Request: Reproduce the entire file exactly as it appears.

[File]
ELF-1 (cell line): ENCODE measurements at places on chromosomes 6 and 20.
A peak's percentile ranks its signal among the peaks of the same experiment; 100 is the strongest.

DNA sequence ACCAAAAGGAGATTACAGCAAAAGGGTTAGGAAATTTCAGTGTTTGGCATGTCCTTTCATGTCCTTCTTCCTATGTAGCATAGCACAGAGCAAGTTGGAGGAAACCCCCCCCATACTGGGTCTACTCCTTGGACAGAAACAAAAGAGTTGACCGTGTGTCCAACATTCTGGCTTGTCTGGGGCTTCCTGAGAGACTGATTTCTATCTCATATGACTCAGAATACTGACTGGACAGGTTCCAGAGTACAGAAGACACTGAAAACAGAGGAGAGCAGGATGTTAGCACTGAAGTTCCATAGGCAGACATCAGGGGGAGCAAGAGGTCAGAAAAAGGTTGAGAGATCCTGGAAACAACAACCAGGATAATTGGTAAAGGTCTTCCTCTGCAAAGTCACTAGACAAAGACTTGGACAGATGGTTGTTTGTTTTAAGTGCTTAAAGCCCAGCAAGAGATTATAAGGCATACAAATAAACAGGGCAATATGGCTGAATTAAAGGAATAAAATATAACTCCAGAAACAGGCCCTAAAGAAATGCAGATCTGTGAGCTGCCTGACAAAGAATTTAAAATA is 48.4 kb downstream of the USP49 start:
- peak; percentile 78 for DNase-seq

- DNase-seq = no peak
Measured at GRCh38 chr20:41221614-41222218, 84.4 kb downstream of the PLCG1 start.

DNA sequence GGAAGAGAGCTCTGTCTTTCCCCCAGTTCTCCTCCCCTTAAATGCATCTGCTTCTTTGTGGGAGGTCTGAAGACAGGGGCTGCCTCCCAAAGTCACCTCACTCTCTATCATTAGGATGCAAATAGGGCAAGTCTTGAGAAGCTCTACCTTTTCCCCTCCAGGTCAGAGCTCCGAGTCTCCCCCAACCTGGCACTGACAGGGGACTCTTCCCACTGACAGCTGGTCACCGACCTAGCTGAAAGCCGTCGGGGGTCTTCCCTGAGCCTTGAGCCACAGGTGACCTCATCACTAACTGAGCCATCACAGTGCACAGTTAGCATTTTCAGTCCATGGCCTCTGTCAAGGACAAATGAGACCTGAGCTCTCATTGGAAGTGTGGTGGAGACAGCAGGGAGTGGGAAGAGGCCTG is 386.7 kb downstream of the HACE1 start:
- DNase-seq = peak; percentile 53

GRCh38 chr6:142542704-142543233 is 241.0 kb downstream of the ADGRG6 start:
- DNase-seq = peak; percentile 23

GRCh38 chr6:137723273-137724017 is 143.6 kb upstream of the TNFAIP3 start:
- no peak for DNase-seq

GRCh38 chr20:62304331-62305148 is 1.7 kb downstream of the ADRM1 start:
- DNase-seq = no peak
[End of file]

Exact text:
ELF-1 (cell line): ENCODE measurements at places on chromosomes 6 and 20.
A peak's percentile ranks its signal among the peaks of the same experiment; 100 is the strongest.

DNA sequence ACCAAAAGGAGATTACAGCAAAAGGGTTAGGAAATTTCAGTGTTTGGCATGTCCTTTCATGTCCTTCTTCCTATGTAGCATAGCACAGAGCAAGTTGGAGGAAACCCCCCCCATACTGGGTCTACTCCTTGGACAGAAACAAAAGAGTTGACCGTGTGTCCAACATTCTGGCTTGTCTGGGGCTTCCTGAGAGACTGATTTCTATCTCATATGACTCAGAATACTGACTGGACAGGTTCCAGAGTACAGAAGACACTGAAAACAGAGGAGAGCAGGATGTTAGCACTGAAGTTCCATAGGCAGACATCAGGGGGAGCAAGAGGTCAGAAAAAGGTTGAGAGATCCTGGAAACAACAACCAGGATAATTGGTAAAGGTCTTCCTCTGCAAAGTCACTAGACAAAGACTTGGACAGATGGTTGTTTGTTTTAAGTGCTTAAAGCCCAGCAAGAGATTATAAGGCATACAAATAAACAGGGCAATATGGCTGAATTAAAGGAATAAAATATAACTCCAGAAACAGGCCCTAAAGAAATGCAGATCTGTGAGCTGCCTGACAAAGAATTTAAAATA is 48.4 kb downstream of the USP49 start:
- peak; percentile 78 for DNase-seq

- DNase-seq = no peak
Measured at GRCh38 chr20:41221614-41222218, 84.4 kb downstream of the PLCG1 start.

DNA sequence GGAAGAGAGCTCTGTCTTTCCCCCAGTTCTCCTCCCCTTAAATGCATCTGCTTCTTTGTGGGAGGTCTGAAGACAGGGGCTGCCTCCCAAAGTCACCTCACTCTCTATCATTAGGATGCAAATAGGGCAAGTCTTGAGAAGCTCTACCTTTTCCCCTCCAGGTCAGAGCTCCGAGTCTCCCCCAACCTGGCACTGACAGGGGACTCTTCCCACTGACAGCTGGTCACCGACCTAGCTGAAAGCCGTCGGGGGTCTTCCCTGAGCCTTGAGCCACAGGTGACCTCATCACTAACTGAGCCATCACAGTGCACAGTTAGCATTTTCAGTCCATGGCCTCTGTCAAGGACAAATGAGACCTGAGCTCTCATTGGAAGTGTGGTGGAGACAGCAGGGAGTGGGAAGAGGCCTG is 386.7 kb downstream of the HACE1 start:
- DNase-seq = peak; percentile 53

GRCh38 chr6:142542704-142543233 is 241.0 kb downstream of the ADGRG6 start:
- DNase-seq = peak; percentile 23

GRCh38 chr6:137723273-137724017 is 143.6 kb upstream of the TNFAIP3 start:
- no peak for DNase-seq

GRCh38 chr20:62304331-62305148 is 1.7 kb downstream of the ADRM1 start:
- DNase-seq = no peak